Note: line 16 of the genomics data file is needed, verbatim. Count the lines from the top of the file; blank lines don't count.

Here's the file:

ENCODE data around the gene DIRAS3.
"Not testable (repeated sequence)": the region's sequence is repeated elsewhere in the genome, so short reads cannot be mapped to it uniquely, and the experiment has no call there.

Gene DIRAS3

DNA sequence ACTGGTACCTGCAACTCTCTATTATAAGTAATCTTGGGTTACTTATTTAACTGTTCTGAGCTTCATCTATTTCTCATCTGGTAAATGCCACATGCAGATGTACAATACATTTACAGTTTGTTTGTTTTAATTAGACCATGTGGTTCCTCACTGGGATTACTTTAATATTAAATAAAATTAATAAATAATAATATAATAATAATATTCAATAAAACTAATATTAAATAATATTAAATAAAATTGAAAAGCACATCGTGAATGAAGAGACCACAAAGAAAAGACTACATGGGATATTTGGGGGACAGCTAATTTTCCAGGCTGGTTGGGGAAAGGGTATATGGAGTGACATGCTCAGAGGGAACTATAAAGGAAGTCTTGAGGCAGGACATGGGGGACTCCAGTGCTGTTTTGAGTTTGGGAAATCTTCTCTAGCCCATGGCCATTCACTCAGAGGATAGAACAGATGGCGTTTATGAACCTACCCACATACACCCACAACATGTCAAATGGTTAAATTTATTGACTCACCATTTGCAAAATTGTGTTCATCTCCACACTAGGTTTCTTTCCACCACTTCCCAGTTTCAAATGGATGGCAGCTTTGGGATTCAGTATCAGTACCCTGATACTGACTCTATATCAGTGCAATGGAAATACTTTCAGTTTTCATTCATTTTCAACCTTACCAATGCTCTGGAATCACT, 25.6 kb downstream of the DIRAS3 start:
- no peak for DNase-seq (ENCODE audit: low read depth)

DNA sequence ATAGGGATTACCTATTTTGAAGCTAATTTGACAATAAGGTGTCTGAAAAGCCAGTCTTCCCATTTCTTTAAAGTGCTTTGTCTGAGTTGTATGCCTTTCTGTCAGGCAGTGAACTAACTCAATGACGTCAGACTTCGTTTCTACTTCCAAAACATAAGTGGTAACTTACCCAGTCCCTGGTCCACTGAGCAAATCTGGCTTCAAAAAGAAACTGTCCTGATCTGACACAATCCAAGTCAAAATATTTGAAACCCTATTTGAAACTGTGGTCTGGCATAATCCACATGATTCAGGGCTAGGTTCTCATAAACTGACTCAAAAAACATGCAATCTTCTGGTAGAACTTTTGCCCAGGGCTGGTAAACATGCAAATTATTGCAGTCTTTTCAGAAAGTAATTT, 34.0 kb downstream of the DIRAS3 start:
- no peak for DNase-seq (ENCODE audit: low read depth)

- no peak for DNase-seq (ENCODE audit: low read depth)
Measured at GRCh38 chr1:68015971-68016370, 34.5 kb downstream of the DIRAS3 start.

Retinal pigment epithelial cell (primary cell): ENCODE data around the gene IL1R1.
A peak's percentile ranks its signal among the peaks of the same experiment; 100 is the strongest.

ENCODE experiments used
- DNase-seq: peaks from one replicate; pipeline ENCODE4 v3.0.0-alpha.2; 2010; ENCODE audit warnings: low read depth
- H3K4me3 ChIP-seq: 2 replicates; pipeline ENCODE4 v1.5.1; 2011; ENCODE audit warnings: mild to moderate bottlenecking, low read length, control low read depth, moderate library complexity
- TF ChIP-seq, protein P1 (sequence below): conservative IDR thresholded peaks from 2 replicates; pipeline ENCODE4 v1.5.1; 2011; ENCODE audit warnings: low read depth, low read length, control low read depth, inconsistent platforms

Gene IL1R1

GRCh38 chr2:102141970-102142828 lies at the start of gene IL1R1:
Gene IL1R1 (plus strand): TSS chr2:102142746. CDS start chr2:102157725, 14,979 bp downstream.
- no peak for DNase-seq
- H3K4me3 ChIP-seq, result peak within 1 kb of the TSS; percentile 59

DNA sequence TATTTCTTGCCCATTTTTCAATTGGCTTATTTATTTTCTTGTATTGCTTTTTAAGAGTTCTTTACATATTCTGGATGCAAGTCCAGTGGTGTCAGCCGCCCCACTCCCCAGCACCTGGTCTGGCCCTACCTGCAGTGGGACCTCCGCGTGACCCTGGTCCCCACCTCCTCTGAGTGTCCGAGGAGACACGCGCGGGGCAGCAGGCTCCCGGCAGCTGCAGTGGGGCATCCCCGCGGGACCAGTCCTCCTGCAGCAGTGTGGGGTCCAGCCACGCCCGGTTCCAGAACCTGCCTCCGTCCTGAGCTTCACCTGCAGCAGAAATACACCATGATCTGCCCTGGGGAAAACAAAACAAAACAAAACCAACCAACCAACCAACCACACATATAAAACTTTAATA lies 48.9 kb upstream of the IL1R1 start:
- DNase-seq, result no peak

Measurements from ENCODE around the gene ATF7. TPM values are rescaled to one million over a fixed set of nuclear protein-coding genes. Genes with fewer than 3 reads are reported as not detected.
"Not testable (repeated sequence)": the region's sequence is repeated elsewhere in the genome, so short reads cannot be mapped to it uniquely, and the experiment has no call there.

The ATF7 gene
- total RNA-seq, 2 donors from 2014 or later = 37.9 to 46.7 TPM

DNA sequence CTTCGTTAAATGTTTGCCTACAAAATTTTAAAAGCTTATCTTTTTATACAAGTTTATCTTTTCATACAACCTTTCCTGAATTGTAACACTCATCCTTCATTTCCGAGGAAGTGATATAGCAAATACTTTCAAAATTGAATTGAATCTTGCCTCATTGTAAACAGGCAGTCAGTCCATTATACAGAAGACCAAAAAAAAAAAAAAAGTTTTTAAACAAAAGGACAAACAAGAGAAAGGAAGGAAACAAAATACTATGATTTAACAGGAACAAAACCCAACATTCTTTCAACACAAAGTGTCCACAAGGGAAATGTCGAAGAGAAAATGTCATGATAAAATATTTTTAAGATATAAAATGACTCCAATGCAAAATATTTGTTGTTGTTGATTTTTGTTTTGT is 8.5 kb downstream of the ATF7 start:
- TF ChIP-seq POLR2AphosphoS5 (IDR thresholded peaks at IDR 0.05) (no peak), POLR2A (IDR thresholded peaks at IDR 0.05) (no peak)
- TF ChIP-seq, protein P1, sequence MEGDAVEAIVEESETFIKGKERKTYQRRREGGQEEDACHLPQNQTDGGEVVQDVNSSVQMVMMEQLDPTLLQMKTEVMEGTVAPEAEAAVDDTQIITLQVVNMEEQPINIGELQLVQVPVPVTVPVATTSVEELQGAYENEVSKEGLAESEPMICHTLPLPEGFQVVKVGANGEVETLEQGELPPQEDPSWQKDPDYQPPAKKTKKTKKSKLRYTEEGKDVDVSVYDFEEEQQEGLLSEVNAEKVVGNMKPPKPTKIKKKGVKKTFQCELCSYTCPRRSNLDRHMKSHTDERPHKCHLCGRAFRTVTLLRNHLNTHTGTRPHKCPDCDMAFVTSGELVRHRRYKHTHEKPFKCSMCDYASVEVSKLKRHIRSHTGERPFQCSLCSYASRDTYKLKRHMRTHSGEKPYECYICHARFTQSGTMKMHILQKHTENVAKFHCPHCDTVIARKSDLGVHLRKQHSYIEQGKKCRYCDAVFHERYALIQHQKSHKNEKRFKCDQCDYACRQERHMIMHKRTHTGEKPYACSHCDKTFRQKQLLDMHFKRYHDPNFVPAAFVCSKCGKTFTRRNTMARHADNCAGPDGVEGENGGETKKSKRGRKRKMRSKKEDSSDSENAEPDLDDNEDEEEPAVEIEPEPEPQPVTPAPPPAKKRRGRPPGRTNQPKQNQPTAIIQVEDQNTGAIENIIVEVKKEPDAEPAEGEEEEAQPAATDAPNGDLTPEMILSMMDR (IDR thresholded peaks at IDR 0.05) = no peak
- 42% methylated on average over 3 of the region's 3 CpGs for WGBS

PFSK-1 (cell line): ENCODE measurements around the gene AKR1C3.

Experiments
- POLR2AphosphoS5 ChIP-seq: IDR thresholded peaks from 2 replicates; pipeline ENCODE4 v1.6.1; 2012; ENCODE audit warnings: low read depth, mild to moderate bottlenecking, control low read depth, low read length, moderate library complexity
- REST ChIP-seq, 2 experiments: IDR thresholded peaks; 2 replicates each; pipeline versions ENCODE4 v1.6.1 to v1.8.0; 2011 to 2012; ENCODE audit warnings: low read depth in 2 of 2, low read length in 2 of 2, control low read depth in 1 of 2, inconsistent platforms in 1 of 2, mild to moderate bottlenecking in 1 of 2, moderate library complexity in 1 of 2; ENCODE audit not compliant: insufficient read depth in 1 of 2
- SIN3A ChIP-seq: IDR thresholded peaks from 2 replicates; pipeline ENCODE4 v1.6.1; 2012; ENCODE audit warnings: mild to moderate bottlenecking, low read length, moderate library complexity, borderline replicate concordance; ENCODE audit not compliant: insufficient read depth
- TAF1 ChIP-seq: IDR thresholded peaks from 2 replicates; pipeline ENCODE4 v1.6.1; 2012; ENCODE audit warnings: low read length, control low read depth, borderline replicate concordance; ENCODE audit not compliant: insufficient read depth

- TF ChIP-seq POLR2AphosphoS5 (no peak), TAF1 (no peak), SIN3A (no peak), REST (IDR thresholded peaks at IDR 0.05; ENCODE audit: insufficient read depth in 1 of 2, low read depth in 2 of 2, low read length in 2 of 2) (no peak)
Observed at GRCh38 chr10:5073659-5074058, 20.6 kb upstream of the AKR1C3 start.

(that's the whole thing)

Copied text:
Gene IL1R1